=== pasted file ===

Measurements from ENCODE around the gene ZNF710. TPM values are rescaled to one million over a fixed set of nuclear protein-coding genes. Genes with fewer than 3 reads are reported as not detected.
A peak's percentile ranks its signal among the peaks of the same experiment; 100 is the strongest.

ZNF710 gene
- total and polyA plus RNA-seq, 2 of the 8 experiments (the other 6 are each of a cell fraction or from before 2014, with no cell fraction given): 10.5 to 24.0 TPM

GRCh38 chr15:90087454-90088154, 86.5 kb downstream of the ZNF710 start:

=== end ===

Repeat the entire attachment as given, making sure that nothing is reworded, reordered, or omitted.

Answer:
Measurements from ENCODE around the gene ZNF710. TPM values are rescaled to one million over a fixed set of nuclear protein-coding genes. Genes with fewer than 3 reads are reported as not detected.
A peak's percentile ranks its signal among the peaks of the same experiment; 100 is the strongest.

ZNF710 gene
- total and polyA plus RNA-seq, 2 of the 8 experiments (the other 6 are each of a cell fraction or from before 2014, with no cell fraction given): 10.5 to 24.0 TPM

GRCh38 chr15:90087454-90088154, 86.5 kb downstream of the ZNF710 start: